Tag Archives: International development

Overseas aid and military spending, Round Two

The argument about whether overseas aid money can be spent on the military seems to be kicking off again. Indeed, it seems not only to have started up but to be institutionalised in negotiations between the UK Ministry of Defence and the Department for International Development. Continue reading

New Deal – real deal ?

In both low and middle income countries, well established arguments and solid evidence confirm that there is no real development without peace and only the peace of the graveyard without development. These conclusions have shifted the fulcrum of discussion about development over the past several years. But they have not yet added up to telling anybody how to do it. Continue reading

The state of the world

Today is publication day for the new edition of The State of the World Atlas. It presents information about the world – economics, politics, conflict, health, environment and demography – in a variety of forms, primarily in maps and other visuals, also in text. If you will excuse me, I want to introduce it to you. Continue reading

More, most and never before

What is the name of our age? The late Eric Hobsbawm wrote a series of brilliant histories that each named the era it covered - The Ages of Revolution, Capital,  Empire and, for the age in which I grew up and whose aftermath still shapes us,  the Age of Extremes. So what is the name of our age? Continue reading

Development aid debate – today and post-2015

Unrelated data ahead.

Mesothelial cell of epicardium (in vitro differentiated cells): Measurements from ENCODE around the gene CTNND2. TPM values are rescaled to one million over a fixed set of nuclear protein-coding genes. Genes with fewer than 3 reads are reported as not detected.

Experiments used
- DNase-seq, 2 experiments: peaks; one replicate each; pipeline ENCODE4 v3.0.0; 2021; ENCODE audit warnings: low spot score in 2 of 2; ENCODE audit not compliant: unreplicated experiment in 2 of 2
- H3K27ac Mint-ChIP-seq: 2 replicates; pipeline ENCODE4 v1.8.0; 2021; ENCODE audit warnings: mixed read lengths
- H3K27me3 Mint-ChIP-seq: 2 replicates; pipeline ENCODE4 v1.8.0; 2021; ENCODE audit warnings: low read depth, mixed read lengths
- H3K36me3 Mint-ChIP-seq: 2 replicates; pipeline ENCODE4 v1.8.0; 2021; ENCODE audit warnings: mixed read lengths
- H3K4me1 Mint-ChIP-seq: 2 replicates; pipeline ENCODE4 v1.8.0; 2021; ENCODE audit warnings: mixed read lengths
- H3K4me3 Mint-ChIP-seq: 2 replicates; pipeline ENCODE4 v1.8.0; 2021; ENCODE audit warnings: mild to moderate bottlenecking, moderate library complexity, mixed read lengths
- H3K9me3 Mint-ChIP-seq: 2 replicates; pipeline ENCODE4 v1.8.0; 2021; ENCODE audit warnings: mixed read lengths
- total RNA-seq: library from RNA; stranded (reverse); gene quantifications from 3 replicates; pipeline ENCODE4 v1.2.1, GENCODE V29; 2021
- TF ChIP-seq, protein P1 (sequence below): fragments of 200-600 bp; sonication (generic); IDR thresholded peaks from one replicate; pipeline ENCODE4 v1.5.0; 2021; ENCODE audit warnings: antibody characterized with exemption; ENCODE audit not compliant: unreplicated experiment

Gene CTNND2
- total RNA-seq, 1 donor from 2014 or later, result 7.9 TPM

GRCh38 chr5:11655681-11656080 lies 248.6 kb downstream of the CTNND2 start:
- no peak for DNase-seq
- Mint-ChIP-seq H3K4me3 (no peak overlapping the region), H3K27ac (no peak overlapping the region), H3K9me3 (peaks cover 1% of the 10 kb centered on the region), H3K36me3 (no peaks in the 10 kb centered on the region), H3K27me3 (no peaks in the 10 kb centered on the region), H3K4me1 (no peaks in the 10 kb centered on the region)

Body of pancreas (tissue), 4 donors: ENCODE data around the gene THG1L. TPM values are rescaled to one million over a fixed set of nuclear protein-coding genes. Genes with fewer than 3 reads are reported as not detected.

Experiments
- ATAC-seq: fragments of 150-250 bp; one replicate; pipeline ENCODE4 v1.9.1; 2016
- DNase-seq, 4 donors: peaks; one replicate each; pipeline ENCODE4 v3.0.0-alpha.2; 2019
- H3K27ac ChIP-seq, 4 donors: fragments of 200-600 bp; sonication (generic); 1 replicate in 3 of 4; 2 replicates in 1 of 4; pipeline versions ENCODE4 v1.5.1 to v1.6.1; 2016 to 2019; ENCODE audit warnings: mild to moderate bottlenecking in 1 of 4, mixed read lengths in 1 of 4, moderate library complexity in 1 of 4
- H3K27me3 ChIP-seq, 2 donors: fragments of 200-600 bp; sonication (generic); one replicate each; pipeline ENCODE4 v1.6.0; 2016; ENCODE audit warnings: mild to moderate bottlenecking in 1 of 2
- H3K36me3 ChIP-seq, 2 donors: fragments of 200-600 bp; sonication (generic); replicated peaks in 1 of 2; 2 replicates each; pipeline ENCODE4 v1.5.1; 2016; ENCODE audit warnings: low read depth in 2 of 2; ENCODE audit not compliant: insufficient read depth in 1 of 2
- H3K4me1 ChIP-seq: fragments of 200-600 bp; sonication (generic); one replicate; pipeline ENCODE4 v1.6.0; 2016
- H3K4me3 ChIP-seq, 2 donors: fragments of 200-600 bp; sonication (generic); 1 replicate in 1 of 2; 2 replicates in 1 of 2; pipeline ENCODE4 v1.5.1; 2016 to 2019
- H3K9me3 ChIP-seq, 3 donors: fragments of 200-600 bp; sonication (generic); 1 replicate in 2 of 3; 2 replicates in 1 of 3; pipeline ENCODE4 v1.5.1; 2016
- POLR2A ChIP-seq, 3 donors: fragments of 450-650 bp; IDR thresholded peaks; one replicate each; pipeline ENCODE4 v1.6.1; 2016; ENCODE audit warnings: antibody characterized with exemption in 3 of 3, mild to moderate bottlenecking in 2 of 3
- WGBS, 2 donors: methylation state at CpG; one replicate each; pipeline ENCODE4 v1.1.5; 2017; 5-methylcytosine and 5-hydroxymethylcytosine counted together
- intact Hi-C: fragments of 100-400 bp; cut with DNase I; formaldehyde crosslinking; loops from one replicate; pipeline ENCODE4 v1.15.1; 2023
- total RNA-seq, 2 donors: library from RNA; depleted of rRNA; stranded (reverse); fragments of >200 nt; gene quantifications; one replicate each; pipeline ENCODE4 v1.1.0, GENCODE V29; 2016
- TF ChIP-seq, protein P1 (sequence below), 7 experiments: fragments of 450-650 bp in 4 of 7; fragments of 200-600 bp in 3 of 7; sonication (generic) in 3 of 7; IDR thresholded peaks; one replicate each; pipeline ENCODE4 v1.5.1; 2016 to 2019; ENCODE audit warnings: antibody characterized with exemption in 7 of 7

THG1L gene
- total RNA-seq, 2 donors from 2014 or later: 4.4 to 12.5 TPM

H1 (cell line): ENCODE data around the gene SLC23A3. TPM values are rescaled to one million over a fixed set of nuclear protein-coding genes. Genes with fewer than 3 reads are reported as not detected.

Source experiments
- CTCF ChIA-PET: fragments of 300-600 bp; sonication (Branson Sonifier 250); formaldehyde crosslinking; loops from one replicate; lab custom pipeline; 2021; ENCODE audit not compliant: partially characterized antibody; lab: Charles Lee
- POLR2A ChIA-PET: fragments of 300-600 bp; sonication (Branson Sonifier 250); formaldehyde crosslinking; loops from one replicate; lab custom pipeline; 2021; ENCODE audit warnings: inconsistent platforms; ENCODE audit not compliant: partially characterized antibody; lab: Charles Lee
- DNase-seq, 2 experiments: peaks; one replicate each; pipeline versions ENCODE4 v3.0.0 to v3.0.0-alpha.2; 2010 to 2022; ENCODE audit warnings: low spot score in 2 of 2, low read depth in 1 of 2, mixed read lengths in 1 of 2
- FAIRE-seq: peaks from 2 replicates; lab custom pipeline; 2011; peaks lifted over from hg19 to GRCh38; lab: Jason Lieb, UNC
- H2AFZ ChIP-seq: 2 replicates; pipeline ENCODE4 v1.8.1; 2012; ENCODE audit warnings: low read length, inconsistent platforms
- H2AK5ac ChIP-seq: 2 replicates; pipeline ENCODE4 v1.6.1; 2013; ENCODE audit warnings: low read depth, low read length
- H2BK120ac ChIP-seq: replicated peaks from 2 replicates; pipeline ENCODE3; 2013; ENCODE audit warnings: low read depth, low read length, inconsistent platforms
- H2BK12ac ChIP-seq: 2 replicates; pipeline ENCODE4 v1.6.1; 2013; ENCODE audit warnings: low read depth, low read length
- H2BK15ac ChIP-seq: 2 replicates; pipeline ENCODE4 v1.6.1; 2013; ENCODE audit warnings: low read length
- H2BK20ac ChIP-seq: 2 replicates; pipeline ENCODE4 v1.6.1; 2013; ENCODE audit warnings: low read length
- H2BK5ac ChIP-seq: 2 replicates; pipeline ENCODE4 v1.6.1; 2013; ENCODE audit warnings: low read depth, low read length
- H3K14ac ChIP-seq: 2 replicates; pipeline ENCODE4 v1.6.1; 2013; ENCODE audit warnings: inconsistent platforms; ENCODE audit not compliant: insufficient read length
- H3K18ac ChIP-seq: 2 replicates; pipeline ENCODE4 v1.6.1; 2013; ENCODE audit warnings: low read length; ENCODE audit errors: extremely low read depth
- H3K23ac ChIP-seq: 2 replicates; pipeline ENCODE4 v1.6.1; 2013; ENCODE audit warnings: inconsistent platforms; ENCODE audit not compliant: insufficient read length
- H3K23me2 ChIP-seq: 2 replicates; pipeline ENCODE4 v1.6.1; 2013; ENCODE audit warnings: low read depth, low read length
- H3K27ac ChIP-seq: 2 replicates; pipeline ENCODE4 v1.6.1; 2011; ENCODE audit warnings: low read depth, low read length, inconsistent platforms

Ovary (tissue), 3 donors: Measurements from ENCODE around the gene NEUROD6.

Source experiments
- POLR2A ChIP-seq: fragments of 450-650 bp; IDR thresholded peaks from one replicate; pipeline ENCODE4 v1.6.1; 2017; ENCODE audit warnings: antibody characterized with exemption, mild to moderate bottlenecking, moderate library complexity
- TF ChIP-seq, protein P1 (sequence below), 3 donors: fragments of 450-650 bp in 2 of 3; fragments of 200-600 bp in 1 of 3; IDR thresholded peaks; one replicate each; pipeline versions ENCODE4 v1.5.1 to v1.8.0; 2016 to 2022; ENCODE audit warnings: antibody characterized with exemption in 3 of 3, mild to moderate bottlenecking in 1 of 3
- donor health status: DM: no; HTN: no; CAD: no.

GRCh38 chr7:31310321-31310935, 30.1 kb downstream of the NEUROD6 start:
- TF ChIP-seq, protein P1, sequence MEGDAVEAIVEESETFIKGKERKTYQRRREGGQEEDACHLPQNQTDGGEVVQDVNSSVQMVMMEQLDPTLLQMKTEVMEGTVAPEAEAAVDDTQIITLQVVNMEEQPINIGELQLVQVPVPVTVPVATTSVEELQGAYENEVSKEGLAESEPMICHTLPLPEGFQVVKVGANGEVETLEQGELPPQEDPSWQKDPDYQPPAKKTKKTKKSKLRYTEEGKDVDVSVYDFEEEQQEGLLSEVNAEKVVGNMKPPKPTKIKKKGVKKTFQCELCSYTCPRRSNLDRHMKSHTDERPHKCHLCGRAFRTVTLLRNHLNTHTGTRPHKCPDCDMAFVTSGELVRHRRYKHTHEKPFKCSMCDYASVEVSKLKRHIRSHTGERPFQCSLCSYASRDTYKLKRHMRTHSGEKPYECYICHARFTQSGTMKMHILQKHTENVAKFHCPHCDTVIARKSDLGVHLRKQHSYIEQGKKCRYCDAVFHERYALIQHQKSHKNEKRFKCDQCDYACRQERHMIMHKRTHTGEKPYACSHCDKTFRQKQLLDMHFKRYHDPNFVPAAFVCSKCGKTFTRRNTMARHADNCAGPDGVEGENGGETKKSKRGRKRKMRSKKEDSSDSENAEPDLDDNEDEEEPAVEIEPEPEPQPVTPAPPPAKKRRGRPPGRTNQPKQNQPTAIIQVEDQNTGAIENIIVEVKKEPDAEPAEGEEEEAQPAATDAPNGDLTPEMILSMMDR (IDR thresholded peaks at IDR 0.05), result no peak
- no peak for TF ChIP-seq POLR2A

Further to my 24 September post on the re-emerging debate in Britain about foreign aid, I neglected a major reason why the government’s commitment to spend 0.7 per cent of GDP on development assistance isn’t changing: Prime Minister David Cameron is co-chair of the UN High Level Panel on the future of development. No surprise, then, that he confirmed the 0.7 per cent commitment straight after the panel’s first meeting. Continue reading

Development aid – its opponents and proponents

A new debate is heating up in Britain about overseas development assistance – ODA. To foreign observers struck by how international generosity became a cross-party consensus here, it may come as something of a surprise that development aid is under pressure. But it is real and should be heeded for well-honed arguments are needed. Continue reading

Looking at some peacebuilding assumptions

My most recent post (29 Jan) reflected about peacebuilding inside the bounds of the European Union as well as outside. My thinking grew out of International Alert’s recently started work  in the UK. Going a bit further,  some more thoughts have appeared in the online magazine and discussion forum, openDemocracy. What follows is an abridged version. Continue reading

Peacebuilding IN Europe?

In 2001 – a different time and a different world – the EU Gothenburg summit agreed to make the prevention of violent conflict a priority for the EU. Measured by money, it’s now the world’s biggest player in peacebuilding. But look around Europe now and we can ask, should peacebuilding also start to be a priority inside the EU? Continue reading

The UN Peacebuilding Fund – four years on

The decision to set up the UN Peacebuilding Commission, Peacebuilding Support Office and Peacebuilding Fund was taken in September 2005 and bit by bit the new architecture was ready for business in 2006 and into 2007. I have just finished four years on the Fund’s independent Advisory Group, the last two as its chair, so here are my reflections. Continue reading

From the UK gov’t, a good message on development and peace

The UK’s International Development Secretary Andrew Mitchell made a speech in London on 16 September setting out his and DFID’s approach on development, security, conflict and peace issues. It was barely noticed by the press. That’s a shame because it was very important – far more so than what he and other members of the government are saying this week at (or about) the UN Millennium Summit in New York. Continue reading